My point was that if Eric's job is as described and we still got 5.0 then there is a serious problem with that feedback process. I can't recall even 3 positive bits of feedback about 5.0 in the run in to it being released - the very best the feedback got was "well, let's wait and see". And there is no way that is positive feedback - if your corporate strategy is to consider "let's wait and see" as positive feedback then you are in serious trouble.

Where was the "positive" feedback that led them to release 5.0 as it was?

If we look at the whole range of feedback on 5.0 and Bioware still felt confident enough to release it as it was then there is either a MASSIVE problem with which feedback sources they assign most weighting to, or there is a MASSIVE problem with Bioware's ability to analyse the feedback as a whole.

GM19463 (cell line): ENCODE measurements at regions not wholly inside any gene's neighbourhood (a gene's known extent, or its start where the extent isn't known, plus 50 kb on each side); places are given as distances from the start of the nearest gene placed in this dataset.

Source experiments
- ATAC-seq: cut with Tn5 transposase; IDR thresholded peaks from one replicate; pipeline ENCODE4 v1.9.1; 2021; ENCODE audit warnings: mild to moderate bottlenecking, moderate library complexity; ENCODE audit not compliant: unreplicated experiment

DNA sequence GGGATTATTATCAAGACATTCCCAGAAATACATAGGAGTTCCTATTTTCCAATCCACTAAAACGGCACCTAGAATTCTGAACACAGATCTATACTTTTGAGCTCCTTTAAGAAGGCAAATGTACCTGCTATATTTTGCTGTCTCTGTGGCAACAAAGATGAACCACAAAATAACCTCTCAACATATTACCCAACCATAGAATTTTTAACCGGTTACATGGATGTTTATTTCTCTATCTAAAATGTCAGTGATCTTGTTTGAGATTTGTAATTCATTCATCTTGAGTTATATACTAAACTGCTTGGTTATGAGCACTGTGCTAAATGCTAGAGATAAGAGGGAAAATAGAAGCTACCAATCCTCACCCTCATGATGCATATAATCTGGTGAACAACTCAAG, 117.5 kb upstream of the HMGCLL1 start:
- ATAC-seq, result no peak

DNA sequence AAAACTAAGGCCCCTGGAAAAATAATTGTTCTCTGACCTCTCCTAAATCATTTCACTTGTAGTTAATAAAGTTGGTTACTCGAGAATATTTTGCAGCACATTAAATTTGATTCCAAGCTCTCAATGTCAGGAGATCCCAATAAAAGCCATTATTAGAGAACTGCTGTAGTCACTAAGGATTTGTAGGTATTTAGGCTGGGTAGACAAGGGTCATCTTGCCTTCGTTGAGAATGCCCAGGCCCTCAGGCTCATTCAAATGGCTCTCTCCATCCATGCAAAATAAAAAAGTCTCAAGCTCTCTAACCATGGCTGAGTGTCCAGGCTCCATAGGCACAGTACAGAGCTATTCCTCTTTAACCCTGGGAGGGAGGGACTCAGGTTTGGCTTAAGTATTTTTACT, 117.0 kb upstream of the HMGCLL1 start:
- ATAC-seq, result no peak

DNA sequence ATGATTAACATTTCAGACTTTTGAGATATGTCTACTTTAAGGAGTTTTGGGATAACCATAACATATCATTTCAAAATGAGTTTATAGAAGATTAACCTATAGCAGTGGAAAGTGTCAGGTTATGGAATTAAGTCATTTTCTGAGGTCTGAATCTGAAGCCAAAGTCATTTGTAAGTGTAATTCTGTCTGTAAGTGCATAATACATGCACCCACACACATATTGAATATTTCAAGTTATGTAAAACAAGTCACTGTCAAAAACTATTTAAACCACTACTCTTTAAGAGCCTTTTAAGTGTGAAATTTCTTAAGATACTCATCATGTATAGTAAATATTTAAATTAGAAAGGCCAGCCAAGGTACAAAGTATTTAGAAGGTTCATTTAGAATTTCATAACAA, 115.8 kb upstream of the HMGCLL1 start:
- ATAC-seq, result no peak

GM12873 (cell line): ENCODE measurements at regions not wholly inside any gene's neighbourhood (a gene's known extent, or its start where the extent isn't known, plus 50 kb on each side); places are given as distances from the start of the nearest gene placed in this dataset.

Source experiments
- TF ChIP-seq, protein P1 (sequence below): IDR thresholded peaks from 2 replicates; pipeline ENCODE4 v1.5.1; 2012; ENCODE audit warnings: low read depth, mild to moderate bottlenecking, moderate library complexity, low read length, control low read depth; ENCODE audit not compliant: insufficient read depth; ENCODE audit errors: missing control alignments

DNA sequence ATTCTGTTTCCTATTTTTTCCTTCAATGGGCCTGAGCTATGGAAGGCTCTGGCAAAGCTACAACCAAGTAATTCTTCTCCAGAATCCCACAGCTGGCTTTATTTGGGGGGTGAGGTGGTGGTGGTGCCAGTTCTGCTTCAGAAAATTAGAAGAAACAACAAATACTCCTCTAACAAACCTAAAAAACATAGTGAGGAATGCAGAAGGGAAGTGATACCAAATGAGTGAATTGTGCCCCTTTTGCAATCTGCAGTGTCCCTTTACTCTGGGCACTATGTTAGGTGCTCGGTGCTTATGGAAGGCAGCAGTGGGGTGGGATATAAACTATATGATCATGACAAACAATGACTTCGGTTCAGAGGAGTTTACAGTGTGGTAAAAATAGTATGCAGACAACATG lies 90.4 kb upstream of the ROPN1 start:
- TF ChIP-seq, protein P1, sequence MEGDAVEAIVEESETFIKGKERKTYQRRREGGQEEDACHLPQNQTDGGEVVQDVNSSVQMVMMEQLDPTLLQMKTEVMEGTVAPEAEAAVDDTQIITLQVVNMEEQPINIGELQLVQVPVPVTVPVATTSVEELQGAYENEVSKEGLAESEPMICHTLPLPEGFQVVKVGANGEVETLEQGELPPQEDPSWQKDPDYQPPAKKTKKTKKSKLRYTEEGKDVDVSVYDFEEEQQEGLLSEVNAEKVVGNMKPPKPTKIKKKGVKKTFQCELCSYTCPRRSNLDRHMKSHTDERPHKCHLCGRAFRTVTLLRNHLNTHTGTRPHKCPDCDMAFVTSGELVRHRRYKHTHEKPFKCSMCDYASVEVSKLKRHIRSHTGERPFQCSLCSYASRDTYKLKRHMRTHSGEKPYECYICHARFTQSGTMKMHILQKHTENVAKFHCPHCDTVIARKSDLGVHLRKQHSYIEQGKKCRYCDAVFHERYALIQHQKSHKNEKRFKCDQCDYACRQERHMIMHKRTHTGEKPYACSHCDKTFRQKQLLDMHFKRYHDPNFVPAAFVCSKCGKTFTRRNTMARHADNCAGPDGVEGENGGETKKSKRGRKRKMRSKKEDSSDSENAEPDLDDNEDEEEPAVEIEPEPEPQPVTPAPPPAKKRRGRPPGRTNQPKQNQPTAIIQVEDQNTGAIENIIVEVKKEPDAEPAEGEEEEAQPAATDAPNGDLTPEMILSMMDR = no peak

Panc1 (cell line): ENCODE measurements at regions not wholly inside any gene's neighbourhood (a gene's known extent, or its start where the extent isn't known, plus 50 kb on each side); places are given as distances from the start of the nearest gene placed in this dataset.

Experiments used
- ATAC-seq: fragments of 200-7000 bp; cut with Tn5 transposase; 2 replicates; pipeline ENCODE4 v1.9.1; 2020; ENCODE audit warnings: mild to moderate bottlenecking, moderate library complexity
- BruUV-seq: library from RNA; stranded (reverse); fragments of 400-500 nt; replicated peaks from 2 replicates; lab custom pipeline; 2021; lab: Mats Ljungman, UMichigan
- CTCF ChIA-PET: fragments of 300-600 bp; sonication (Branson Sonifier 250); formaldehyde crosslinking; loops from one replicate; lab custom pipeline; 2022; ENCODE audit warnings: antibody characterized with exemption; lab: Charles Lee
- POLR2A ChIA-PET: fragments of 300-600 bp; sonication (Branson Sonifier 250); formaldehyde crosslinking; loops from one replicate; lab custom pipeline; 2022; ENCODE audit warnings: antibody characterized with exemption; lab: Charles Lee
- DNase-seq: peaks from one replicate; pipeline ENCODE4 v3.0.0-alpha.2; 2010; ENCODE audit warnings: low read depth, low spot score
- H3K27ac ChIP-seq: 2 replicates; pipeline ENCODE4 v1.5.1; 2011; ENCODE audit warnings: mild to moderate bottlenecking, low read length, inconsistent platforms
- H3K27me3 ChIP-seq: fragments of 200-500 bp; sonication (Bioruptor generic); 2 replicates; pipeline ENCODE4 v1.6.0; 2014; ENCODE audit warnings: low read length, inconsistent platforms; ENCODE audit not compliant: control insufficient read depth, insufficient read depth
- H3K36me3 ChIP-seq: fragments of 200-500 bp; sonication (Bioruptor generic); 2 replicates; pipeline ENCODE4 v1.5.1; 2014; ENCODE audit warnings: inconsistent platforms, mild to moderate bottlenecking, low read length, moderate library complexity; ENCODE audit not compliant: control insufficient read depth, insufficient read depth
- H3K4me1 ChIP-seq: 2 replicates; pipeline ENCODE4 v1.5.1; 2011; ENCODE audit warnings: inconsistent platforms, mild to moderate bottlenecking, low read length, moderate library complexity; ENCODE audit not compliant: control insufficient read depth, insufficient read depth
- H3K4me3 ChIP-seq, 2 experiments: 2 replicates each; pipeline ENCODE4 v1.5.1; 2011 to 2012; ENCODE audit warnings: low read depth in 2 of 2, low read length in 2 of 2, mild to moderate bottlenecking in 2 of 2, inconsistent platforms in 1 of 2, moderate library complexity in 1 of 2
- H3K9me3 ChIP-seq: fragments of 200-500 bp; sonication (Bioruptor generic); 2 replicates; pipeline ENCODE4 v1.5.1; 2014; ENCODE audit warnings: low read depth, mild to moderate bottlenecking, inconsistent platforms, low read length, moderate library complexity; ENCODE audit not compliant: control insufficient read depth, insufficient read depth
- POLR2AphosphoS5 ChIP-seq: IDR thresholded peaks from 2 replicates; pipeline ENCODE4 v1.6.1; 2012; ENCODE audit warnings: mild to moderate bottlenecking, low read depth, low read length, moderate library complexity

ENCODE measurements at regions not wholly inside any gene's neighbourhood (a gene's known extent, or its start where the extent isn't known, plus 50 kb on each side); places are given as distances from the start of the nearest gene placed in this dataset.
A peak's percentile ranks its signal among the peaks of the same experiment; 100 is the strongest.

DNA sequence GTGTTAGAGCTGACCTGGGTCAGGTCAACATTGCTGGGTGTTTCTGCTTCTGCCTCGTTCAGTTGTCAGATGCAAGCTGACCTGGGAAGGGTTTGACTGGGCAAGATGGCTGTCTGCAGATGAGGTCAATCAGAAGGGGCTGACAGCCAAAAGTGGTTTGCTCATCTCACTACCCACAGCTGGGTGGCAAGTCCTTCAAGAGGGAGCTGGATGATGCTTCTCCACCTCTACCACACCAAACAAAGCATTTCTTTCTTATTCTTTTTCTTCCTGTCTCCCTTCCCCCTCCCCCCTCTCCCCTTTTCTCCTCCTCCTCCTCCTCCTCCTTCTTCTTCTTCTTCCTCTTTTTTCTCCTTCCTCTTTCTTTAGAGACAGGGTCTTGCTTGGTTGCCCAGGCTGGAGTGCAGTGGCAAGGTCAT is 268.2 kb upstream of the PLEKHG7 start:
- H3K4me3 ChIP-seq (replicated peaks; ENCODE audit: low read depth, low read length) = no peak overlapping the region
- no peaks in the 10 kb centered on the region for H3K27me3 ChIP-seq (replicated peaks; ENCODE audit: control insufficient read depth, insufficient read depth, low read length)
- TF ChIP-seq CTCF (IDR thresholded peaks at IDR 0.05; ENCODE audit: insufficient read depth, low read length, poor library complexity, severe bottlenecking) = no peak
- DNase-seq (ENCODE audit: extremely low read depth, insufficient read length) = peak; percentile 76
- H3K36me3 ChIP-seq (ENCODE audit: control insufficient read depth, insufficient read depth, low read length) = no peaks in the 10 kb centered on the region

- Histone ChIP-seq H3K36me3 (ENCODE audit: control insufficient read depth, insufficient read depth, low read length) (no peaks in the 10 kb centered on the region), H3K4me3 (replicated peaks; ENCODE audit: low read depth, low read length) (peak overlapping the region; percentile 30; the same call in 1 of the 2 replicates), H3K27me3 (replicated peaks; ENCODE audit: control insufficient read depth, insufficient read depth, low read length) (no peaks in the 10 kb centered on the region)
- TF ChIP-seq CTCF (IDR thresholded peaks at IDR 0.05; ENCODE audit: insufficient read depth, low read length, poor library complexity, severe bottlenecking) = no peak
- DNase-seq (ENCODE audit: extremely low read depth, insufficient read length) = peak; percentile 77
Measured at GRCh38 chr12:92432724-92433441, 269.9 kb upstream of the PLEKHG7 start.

If improvements to the game - from the players' PoV - are to be made then we ALL need to understand how and why that processed failed.

And this new open and communicative era doesn't do that.
It seeks to fix a symptom, rather than to address a cause.

All The Best
As someone mentioned earlier, they didn't take the feedback seriously enough. But they then admitted they were wrong about releasing 5.0 in the state it was and have since changed they way they do things. The feedback method and sources weren't the problem.
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casirabit's Avatar


casirabit
06.21.2017 , 03:48 PM | #53
Quote: Originally Posted by Alssaran View Post
T
I don't blame Eric, but something must have gone horribly wrong during the early 4.X and 5.0 development cycle.